Regarding EKD, MPD packages could come with sort of EKD system. A good kick detection algorithm together with a robust control system, flow rate measurement, and pressure measurement will be a great help in detecting the influxes at very early stages. There have been cases that influxes as small as 2-3 bbls, or even smaller, were detected. Some companies even went one step further and designed control systems by which the choke(s) will react automatically to a detected kick and stop it by increasing SBP and circulate it out automatically. Please refer to paper SPE-168948 for a case study.
I've been around in circles once before weighing up pilot hole options vs setting an extra casing string for a scenario with some similarities to this.
An approach that helped in making a final decision was to assign probabilities and costs to all options and outcomes (a weighted decision tree sort of thing that can be a few levels deep).
We were initially trying to minimise the cost in the most likely case - which we thought would lead us to a quick dedicated pilot hole to confirm lack of pressure rather than most likely having to set an extra string if we didn't drill a pilot hole. In our case however, when we put numbers to it all, the weighted average costs of the two options (dedicated pilot hole or not) were very similar, but the worst case costs were much higher with the dedicated pilot hole.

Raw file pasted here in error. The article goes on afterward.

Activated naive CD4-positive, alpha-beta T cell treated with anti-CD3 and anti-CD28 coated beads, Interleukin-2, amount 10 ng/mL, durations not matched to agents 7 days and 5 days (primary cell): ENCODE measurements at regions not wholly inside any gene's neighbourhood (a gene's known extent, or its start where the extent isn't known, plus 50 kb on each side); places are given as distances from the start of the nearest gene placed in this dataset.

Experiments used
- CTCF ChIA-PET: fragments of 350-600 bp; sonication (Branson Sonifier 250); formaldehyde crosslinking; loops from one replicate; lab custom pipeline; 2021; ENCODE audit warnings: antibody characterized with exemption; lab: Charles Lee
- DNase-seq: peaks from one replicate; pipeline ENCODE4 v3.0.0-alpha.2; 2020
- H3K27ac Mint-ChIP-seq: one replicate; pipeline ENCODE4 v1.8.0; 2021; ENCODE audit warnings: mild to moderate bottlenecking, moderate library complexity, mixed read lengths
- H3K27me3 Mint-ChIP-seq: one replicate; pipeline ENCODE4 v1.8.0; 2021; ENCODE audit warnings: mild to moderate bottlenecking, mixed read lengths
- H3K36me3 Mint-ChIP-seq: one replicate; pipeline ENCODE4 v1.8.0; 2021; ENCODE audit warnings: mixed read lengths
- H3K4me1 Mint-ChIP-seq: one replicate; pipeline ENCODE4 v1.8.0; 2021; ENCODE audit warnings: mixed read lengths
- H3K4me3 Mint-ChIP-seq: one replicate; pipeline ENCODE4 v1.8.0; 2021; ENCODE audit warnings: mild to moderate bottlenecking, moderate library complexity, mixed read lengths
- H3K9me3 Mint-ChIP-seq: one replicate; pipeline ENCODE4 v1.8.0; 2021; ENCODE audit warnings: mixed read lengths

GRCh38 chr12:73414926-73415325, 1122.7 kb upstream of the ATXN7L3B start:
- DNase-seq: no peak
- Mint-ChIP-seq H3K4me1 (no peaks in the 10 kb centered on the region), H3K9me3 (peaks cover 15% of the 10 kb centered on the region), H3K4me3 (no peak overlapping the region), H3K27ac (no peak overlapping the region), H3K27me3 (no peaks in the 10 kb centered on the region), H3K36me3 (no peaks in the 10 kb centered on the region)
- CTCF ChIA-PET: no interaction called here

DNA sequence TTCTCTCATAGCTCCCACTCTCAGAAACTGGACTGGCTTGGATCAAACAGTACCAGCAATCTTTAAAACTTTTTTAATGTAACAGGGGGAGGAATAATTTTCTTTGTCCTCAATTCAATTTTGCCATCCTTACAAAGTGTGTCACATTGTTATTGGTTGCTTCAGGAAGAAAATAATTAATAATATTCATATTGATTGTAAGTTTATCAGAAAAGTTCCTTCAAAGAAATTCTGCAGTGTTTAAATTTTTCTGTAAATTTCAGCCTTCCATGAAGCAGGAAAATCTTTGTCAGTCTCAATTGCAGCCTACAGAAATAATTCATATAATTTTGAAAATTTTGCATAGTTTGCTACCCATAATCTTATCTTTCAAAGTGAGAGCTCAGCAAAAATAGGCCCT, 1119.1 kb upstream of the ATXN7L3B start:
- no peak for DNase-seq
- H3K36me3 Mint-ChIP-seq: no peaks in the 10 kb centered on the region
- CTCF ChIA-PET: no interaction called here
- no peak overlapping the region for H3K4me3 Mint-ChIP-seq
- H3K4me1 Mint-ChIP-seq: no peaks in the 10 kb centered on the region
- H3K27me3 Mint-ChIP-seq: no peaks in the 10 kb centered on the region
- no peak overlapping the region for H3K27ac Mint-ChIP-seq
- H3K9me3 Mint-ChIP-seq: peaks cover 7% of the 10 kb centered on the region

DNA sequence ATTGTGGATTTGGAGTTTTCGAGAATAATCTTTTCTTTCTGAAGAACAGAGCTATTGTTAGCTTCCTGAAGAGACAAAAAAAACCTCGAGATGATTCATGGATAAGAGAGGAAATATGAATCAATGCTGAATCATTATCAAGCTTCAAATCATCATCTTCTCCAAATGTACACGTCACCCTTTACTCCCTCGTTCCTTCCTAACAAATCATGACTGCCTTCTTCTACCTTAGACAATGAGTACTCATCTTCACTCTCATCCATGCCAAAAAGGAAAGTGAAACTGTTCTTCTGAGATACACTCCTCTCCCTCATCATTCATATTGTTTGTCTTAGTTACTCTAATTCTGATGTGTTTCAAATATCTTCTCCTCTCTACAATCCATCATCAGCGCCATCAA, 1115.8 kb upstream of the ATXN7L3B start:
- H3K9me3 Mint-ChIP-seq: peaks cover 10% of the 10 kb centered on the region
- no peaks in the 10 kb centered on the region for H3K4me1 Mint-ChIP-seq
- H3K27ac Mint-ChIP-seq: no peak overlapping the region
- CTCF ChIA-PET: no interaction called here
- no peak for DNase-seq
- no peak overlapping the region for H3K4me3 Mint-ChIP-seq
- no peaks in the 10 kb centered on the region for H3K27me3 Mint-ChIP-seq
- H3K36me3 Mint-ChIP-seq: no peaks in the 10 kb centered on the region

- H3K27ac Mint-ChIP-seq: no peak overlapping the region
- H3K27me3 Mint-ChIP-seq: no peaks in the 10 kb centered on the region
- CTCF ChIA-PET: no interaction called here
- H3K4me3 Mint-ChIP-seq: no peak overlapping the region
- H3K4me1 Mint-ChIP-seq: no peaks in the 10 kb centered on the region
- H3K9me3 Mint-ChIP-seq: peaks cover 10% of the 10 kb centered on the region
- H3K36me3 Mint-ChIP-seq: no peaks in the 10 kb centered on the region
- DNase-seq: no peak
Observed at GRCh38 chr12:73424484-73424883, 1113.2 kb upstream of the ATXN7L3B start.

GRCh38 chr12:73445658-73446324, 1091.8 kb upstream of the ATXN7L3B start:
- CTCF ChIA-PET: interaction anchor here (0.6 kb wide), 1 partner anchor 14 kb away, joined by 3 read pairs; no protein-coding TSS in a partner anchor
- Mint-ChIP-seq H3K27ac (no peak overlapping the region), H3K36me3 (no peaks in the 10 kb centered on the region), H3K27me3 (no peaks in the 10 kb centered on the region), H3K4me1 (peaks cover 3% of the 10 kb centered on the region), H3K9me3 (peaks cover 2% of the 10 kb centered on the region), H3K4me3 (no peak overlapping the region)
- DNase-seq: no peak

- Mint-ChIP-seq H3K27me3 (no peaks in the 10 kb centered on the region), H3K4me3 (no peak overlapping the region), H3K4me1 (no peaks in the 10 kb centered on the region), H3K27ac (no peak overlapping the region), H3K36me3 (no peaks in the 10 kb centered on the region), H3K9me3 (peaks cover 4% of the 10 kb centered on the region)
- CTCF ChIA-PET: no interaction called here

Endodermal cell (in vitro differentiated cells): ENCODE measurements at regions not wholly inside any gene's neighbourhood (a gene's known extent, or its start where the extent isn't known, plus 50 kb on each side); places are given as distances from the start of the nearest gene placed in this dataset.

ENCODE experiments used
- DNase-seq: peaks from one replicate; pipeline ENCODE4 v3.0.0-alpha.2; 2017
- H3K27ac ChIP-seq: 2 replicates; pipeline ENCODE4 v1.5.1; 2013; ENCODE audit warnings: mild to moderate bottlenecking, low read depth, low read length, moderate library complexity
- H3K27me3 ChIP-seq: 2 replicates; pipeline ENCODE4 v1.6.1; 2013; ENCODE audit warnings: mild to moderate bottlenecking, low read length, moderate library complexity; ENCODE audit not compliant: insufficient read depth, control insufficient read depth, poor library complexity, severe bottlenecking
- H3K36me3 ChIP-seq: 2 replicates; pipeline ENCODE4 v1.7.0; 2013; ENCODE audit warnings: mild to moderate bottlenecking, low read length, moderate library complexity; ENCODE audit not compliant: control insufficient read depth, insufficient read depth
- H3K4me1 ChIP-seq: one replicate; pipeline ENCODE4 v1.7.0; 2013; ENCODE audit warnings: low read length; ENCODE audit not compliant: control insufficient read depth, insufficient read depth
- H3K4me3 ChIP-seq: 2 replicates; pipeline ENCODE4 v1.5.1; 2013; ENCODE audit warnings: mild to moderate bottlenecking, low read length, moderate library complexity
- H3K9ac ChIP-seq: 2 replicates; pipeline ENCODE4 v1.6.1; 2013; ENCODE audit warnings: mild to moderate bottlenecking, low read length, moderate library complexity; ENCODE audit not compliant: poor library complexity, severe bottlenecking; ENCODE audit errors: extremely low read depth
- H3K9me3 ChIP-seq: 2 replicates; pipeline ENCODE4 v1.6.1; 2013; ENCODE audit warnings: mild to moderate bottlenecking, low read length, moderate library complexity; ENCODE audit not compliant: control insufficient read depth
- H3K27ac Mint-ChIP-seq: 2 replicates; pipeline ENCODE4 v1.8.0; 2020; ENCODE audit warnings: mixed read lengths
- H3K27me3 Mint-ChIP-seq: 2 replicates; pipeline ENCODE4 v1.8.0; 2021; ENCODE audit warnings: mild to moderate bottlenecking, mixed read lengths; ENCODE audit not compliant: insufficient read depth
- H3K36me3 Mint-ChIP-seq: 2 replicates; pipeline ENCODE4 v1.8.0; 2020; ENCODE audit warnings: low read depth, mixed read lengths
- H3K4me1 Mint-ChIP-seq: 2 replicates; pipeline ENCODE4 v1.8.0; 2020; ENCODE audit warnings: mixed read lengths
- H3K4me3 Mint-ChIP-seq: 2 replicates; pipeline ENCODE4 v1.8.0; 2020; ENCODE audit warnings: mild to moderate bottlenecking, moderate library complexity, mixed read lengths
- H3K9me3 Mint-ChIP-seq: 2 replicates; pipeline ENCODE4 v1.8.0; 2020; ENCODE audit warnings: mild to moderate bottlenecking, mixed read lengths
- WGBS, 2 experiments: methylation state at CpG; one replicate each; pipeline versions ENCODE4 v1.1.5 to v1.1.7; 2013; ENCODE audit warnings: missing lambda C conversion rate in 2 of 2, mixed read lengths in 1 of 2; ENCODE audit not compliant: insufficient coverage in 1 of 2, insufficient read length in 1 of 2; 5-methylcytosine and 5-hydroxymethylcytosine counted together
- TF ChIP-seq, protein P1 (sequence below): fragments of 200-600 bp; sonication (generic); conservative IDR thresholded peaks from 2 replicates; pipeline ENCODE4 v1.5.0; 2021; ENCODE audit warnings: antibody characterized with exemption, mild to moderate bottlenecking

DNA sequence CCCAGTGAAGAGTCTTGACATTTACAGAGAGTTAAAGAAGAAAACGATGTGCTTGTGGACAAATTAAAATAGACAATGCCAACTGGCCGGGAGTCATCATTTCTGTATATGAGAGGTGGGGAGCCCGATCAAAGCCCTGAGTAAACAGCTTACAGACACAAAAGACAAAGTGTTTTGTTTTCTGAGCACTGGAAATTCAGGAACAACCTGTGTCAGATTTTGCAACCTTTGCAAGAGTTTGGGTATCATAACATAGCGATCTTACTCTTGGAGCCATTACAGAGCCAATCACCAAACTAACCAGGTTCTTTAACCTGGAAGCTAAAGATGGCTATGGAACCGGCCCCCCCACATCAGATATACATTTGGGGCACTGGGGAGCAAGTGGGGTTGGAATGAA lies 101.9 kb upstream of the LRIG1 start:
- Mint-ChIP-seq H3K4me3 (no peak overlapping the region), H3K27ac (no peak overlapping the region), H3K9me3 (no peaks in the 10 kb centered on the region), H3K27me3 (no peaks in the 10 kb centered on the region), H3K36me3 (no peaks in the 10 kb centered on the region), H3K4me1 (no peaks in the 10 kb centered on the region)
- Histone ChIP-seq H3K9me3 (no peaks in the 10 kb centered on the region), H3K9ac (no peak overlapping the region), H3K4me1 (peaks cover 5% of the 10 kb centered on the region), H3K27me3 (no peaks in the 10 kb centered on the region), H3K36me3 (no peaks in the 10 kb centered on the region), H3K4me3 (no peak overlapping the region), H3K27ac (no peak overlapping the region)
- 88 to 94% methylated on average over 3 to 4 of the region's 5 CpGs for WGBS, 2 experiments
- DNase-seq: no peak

It's not high science (probability modelling could no give full probability distributions), but in our case it helped to have a probabilistic cost option tree drawn out with the likely weighted costs, best and worst case numbers - the decision became much clearer.
Let´s go back several steps in the well planning process as
this is where this discussion must start. Best practiced ”˜Front end loading´ is
where these problem are often best resolved via a project´s multi-disciplinary
team, i.e. We spend numerous hours with
the G&G and other bods discussing pore pressure and wellbore stability
Hazards, risks within each section to try and do the right things and get it
right first time and/or have the plan ”˜a´ or ”˜b´ or even a plan ”˜c´ in worst
When geological risk and uncertainty risk results higher, on a well or section by section basis (note: G&G should be driving this, we should be asking the right questions). We may still further employ and outsource to specialized geo-mechanic bods to conduct studies to further verify, validate pressure risks to assure the right mud weight strategy. (note; Too high an overbalance often the greatest risk and from where most wells fail and significant cost overruns then result.)